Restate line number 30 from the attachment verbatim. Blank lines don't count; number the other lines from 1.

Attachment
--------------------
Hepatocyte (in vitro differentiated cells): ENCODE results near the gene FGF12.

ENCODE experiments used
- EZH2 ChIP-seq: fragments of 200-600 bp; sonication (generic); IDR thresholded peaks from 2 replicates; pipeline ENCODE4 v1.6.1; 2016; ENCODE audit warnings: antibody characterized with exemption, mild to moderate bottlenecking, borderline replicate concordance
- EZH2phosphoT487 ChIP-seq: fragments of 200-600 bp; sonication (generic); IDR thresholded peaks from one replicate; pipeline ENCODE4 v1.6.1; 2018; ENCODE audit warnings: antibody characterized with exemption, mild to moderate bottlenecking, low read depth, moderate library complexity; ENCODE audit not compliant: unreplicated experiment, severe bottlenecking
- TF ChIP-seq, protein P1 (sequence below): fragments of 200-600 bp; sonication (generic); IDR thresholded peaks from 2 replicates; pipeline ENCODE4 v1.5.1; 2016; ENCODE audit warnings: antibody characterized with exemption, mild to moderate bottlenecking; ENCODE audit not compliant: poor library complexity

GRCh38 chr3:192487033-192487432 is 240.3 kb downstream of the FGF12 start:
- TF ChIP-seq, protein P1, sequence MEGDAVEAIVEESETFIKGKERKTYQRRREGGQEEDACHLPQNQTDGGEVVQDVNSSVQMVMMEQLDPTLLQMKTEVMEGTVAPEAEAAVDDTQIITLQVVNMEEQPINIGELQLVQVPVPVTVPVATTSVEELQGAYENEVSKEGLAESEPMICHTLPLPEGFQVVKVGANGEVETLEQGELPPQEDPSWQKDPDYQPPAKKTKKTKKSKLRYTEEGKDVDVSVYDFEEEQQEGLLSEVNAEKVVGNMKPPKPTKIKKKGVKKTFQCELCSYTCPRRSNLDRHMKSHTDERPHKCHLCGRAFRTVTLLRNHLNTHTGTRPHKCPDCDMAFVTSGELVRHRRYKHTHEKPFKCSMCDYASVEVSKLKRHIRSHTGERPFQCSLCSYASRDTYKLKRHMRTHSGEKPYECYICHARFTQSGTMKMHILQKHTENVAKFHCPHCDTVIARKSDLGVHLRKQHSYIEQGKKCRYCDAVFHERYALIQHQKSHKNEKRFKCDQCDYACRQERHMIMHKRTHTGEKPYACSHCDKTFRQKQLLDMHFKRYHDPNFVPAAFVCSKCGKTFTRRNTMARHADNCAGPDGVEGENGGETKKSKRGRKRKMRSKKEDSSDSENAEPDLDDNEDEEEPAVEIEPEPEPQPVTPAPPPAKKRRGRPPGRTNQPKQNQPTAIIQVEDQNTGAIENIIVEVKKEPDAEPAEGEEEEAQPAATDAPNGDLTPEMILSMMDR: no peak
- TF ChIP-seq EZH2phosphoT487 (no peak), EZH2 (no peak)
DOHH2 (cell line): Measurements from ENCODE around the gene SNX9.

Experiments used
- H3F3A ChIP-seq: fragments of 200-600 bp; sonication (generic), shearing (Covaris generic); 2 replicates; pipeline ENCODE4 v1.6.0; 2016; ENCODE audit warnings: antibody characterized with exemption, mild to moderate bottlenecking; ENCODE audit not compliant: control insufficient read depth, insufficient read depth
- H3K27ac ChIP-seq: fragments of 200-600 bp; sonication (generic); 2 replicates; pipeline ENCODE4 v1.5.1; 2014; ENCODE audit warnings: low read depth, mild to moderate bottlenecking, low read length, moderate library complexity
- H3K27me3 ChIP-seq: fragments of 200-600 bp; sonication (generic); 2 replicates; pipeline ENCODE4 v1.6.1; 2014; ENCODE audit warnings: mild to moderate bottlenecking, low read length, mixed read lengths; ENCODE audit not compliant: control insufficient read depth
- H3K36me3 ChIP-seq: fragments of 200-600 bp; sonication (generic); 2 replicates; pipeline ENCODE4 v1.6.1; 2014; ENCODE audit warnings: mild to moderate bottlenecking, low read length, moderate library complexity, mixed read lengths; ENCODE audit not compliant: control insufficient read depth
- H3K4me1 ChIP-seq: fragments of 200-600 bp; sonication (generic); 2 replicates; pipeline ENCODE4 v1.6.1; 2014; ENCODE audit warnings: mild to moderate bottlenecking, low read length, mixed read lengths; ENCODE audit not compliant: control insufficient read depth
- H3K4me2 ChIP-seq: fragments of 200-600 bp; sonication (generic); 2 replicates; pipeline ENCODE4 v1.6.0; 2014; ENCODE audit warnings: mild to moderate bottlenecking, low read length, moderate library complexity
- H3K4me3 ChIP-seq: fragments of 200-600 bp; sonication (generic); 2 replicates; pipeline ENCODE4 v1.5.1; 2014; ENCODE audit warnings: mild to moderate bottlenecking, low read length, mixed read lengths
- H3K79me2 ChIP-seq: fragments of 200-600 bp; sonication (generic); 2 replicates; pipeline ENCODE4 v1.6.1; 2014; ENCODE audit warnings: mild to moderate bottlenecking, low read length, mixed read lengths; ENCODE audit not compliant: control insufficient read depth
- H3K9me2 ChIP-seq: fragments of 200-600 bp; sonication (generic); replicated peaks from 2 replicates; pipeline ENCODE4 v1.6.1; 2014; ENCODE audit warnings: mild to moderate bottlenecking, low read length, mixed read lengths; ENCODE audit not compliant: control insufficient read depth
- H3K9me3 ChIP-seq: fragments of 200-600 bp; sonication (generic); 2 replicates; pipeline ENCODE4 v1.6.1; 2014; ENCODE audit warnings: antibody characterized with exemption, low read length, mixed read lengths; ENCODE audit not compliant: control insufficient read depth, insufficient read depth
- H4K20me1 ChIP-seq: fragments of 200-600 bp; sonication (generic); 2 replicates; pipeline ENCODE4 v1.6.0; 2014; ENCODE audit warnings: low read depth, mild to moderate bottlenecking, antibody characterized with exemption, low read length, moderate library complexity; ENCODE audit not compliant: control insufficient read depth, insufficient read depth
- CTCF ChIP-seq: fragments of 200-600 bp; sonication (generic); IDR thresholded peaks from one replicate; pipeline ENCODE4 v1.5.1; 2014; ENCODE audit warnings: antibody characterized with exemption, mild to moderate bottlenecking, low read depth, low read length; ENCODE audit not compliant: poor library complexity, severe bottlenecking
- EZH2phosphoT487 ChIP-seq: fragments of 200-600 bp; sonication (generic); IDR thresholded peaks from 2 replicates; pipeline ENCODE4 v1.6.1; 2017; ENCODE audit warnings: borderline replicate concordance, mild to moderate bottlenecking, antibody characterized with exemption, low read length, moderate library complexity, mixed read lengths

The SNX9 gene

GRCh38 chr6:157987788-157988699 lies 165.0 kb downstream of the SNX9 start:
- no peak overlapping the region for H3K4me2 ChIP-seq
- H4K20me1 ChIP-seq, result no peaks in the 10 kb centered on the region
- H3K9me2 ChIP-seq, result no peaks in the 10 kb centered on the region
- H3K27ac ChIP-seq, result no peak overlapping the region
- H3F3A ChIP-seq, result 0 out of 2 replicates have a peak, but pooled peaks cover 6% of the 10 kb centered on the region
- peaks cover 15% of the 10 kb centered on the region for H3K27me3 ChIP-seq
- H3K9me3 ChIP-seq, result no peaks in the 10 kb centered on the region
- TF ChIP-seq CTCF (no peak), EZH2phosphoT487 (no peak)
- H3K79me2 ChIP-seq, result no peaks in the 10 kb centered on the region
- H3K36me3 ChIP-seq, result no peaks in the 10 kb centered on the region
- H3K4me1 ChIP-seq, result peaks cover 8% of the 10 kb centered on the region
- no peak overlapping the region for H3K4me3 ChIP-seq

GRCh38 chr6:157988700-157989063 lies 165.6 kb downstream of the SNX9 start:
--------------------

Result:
- H3F3A ChIP-seq, result 0 out of 2 replicates have a peak, but pooled peaks cover 6% of the 10 kb centered on the region